Project Leader: Yvette Conley
Funding Agency: NIH/National Institute of Nursing Research
Description: Traumatic Brain Injury (TBI) is a serious public health issue with 5.3 million Americans currently suffering persistent consequences from their injury that cause major limitations in daily function and significantly impact quality of life for decades after the injury. It is completely unknown why some patients fully recover, while others who have the same extent of injury, same care, and same demographic factors develop lifelong disabilities. The long-term goal of our research is to identify the biological underpinnings influencing variability in patient outcomes post-TBI and to use this information to develop evidence-based interventions that are tailored to an individual's risk profile. Methylation status f DNA is a mechanism by which gene regulation in response to the local environment is regulated. Our overall objective of this pilot study is to characterize serial DNA methylation profiles from DNA representing the daily CNS environment post-TBI. Then to use these data to evaluate if DNA methylation status of genes (nuclear as well as mitochondrial) representing the oxidative phosphorylation (OXPHOS) pathway differentiate patient outcomes post-TBI and then extend the study to explore the potential impact of DNA methylation across the entire nuclear and mitochondrial genome with patient outcomes post-TBI. This project represents a unique opportunity to capitalize on existing DNA samples and extensive longitudinal phenotype data. There is a dearth of projects using genomic/epigenomic tools to understand the biological underpinnings of patient outcomes after TBI and this project represents the first to use a whole nuclear methylome approach as well as a mitochondrial genome methylation approach in serial daily samples of DNA extracted from CSF. This is a novel, high risk project, but the potential for payoff is also high as this approach may provide novel insight into post-TBI sequelae during a window of time after the injury that is amenable to evidence-based intervention. Data generated from this pilot project will be used to inform a larger study designed to determine the impact of DNA methylation on patient outcomes after TBI and to use those data to identify biological underpinnings involved in variability in patient outcomes after TBI with the intention that a bette understanding of these biological underpinnings will lead to development of evidence- based interventions to improve patient outcomes after TBI.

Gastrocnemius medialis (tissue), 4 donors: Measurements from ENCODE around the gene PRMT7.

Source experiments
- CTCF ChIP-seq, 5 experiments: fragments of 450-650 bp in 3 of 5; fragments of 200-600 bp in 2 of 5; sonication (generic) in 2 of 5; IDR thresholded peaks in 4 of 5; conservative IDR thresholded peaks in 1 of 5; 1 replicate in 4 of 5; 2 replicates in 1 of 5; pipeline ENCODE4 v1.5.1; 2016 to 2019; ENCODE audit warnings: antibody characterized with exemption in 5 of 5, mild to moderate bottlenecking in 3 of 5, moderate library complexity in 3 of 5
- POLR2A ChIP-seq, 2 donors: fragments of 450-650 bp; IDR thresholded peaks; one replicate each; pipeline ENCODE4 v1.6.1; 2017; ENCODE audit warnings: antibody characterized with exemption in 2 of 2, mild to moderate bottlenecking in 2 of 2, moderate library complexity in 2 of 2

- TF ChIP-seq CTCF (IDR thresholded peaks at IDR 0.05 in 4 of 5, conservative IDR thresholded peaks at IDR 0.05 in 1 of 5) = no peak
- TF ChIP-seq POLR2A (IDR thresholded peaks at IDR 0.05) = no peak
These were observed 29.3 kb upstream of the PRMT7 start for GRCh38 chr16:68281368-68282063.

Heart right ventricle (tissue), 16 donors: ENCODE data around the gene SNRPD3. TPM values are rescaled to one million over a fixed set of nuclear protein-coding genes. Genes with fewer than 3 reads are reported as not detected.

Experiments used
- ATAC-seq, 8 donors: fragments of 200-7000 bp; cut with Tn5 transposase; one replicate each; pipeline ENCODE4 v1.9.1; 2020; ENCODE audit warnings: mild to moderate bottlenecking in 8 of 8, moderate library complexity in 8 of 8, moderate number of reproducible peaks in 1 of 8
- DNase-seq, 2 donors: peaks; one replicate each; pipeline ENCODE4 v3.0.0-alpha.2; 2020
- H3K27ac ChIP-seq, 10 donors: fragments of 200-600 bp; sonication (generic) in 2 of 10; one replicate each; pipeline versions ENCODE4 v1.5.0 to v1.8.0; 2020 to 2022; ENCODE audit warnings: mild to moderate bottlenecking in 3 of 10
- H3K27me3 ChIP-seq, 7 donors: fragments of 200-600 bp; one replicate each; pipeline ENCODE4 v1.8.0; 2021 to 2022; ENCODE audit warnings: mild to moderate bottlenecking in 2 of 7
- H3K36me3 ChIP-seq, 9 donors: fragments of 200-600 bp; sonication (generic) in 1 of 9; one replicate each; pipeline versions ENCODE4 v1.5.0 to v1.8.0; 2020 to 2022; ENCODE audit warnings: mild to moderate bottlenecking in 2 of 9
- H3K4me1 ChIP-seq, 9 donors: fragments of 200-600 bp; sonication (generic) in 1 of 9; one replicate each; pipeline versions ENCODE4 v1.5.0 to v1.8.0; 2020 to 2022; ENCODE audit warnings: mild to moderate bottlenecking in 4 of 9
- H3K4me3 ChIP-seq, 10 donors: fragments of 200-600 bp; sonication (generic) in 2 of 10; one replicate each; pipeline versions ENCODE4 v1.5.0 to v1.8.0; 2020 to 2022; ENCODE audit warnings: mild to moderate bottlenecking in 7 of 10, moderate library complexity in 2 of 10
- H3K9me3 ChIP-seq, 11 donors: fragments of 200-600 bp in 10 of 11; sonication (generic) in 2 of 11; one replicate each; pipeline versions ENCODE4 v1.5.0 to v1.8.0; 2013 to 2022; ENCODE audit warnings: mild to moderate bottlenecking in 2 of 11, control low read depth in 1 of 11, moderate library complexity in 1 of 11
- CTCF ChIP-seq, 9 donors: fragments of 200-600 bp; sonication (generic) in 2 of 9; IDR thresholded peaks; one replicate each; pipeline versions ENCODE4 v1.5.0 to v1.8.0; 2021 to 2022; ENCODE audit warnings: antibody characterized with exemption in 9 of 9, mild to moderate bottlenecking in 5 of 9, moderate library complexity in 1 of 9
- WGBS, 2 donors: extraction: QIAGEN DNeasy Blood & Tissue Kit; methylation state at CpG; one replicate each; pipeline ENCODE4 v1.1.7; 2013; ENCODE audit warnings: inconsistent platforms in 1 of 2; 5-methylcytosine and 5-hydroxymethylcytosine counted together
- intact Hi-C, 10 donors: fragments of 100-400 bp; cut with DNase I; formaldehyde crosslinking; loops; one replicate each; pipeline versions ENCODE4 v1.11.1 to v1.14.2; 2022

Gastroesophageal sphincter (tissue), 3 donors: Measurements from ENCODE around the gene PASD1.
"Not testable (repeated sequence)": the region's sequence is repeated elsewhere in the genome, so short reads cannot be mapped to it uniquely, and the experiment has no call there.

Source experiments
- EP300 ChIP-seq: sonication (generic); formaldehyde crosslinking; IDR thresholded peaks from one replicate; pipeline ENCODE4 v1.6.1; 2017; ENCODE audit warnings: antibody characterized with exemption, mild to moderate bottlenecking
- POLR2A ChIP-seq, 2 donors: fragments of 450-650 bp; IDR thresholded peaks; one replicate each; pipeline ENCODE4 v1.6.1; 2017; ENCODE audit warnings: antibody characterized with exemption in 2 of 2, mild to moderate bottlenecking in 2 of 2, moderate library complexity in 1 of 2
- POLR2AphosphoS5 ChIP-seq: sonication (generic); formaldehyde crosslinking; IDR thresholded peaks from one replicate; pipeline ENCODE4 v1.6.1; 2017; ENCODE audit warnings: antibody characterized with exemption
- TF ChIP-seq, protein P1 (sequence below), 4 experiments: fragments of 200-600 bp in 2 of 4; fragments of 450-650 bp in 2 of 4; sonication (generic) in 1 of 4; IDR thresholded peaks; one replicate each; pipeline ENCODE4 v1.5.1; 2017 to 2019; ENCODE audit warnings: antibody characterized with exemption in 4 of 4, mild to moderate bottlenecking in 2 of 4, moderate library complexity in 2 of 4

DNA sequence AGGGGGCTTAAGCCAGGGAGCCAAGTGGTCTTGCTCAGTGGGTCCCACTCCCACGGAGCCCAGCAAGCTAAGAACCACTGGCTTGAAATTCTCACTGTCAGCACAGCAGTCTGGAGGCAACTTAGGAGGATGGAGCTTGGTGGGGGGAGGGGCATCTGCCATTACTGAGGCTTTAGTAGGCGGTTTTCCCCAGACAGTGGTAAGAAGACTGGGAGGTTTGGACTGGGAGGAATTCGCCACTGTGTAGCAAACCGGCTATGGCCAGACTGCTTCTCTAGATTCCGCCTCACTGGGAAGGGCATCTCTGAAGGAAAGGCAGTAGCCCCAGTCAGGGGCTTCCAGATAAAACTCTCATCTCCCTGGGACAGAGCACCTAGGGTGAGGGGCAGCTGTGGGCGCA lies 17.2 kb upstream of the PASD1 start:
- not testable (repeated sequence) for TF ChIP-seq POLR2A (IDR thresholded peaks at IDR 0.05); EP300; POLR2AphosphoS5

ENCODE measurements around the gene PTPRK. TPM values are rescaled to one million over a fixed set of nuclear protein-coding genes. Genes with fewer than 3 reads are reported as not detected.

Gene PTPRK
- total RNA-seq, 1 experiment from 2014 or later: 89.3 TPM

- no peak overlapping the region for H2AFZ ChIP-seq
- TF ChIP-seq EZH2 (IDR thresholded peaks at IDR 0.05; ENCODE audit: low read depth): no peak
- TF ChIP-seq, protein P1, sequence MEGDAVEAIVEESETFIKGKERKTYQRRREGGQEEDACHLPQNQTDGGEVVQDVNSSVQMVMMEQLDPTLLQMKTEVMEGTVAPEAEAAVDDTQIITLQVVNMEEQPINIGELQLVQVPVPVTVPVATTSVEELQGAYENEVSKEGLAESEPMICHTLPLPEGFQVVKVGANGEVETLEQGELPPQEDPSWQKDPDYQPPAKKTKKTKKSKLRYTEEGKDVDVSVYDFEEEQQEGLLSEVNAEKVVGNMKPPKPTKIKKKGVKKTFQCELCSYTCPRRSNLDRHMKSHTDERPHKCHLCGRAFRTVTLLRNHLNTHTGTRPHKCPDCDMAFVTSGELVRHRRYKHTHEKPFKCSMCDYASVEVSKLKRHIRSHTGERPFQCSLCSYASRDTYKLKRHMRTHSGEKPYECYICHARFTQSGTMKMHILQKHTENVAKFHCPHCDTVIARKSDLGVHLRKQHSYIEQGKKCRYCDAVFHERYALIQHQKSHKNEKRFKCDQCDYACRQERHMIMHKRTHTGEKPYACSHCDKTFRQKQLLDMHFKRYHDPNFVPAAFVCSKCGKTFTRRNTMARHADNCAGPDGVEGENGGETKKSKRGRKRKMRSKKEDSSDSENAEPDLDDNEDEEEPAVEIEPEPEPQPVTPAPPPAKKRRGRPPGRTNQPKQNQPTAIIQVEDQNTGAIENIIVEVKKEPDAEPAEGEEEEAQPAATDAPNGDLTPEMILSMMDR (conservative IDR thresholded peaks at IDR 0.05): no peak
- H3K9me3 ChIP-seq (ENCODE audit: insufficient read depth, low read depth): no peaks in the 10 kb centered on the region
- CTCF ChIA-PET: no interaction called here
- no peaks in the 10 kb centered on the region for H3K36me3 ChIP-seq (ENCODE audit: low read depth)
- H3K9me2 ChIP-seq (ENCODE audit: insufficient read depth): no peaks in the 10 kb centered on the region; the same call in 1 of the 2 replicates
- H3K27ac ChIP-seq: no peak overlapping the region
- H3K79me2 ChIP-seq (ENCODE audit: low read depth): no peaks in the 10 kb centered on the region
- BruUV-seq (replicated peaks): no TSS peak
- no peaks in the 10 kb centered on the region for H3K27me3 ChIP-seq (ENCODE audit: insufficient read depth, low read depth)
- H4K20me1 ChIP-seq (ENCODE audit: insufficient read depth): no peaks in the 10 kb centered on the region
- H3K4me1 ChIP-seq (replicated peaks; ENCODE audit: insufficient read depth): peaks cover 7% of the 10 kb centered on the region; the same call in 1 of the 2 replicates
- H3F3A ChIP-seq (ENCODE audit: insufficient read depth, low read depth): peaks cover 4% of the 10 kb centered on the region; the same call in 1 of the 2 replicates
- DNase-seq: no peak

Public Health Relevance: Traumatic brain injury (TBI) is a serious public health problem in the United States. How well someone recovers after a TBI impacts the patient as well as their family members, caregivers and the extent of burden placed on the health care system. A crucial step in improving recovery after a TBI is improved understanding of the biological processes that are disrupted after a TBI and help us to understand the variability in patient outcomes after TBI. To assist with this understanding, this project will explore how methylation of DNA after injury impacts patient recovery following TBI.